Glad to see the “supplemental payment” would not exceed Abhi’s $2.09 million annual salary. Enough is enough … Right?

It’s even better that Vogue didn’t ask Abhi to pose horizontally in a Michael Kors dress.

His severance was obscene enough.

http://fortune.com/2016/04/19/verizon-yahoo/

http://www.forbes.com/sites/briansolomon/2016/07/25/yahoo-sells-to-verizon-for-5-billion-marissa-mayer/#7b9c799b71b4

http://www.forbes.com/sites/briansolomon/2016/07/25/here-is-marissa-mayers-final-letter-to-yahoo-employees/#54a12ae875ba

https://almostdailybrett.wordpress.com/2013/08/18/mayer-vogue-nasdaq-yhoo/

https://almostdailybrett.wordpress.com/2014/01/02/farewell-lsi-logic/

http://dealbook.nytimes.com/2013/12/16/avago-to-buy-lsi-for-6-6-billion/?_r=0

 

 

Remember when people were content to be unambitious, sleep until 11, hang out with their friends? You had no occupation whatsoever, maybe working a couple of hours a week at a coffee shop … Portland is a city where young people go to retire.” – Lyrics to the Portlandia theme song, “The Dream of the 90s Is Alive in Portland”portlandia90s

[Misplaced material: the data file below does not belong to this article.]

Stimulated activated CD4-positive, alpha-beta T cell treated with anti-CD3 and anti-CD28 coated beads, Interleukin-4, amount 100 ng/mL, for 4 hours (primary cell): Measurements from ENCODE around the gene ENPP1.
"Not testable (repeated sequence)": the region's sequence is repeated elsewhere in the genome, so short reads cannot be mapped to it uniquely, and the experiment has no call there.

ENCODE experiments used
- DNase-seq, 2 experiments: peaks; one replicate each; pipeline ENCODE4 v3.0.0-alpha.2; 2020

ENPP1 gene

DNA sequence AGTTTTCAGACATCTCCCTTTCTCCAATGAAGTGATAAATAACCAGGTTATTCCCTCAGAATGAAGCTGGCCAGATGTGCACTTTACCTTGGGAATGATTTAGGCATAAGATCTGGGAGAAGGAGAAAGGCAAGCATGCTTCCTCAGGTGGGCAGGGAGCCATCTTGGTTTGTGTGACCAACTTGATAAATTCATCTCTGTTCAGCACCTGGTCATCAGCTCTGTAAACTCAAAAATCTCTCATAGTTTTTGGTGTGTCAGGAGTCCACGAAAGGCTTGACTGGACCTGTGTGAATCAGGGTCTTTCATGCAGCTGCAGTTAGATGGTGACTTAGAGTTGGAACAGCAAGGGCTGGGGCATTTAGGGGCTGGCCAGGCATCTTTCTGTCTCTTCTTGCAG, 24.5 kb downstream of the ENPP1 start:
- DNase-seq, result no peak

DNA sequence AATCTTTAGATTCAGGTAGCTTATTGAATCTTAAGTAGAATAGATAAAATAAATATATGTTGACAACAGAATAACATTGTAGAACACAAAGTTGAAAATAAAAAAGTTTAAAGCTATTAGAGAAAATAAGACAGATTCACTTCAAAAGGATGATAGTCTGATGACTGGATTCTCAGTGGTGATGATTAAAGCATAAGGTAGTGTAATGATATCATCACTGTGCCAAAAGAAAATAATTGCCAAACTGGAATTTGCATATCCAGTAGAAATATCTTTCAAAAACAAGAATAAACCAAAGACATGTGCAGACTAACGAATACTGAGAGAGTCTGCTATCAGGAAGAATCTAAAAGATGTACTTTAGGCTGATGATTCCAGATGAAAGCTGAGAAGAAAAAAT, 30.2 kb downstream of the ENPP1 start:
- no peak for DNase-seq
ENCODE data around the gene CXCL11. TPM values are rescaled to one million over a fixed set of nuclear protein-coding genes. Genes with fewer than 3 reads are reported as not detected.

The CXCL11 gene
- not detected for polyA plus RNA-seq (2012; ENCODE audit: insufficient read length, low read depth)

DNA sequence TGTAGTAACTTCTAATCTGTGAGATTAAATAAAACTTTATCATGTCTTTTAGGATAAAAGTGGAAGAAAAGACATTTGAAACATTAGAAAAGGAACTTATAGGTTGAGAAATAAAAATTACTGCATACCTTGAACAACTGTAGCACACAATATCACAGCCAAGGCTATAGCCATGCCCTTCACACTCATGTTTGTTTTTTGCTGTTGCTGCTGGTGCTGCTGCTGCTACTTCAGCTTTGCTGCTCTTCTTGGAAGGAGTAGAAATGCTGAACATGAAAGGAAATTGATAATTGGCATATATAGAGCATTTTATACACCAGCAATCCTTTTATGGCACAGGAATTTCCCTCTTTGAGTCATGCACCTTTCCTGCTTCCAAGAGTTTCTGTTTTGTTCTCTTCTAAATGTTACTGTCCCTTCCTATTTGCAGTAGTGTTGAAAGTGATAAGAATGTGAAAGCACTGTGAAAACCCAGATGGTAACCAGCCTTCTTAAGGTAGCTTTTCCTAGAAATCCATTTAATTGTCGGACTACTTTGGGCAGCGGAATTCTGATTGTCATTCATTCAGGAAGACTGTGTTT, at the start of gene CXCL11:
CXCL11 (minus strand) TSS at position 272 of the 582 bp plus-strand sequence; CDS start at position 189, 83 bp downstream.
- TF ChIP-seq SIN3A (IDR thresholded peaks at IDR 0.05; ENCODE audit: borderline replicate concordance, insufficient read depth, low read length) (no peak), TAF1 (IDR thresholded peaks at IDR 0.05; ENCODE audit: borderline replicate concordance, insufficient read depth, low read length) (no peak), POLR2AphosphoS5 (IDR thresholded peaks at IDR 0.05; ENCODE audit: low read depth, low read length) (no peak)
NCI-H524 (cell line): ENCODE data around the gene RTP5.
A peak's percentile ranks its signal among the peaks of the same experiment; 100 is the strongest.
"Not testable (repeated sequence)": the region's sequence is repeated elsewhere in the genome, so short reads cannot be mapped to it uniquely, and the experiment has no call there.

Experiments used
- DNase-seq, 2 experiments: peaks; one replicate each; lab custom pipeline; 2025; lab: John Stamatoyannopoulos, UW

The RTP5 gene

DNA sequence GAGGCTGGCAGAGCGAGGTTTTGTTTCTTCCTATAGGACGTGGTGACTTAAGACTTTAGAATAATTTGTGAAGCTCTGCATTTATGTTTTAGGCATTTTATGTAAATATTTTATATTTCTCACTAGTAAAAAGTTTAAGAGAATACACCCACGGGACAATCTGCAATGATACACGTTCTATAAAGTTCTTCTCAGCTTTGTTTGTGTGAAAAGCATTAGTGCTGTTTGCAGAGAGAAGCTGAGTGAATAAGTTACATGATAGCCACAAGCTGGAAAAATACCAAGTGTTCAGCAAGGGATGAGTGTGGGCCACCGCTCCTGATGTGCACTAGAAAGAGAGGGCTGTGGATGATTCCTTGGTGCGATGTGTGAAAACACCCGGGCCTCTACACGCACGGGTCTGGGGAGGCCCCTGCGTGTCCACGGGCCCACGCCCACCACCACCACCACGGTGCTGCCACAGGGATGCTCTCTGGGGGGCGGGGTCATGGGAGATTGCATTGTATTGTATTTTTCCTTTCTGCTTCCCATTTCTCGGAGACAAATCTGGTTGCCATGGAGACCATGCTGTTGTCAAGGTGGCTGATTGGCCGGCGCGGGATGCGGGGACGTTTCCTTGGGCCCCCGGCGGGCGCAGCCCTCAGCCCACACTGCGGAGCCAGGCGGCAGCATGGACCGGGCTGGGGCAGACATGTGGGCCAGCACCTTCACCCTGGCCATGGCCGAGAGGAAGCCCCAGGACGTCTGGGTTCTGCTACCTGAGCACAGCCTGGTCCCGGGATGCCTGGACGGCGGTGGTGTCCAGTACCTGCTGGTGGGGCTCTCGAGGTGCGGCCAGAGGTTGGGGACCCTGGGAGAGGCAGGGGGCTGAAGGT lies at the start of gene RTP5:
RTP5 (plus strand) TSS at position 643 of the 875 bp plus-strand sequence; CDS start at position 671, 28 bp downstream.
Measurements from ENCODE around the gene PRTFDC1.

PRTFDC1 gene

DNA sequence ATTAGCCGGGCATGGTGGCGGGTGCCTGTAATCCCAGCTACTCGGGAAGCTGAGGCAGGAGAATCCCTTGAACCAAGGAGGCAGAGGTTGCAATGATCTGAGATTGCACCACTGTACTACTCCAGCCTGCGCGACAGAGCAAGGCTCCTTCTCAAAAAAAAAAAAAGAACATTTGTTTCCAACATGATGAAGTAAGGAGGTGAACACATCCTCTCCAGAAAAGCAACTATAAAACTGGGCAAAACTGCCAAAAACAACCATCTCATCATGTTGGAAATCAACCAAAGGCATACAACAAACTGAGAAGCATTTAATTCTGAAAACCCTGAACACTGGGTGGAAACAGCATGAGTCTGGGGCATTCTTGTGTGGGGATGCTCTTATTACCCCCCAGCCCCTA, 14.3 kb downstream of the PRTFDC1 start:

You don’t set an alarm. Why would you? You don’t need to. You wake up … whenever.

You reach over to your mobile device …Ahh, yes … your $2,555 + $642 for each dependent child monthly UBI (Universal Basic Income) check has been direct deposited into your communal credit union account.

Your minimal effort wage amounts to an annual salary of $30,660 for a single, $61,320 for a couple and $76,728 for a family of four.

Life is good. Life is always good. There are no more challenges.

Should you go back to sleep or do whatever?

What time is it anyway?

Since you don’t wear a watch, you really don’t know or care … You sleep comfortably knowing that you are — through your inaction — contributing to the end of welfare as we know it. The reason: The “safety net” extends to us all.UBI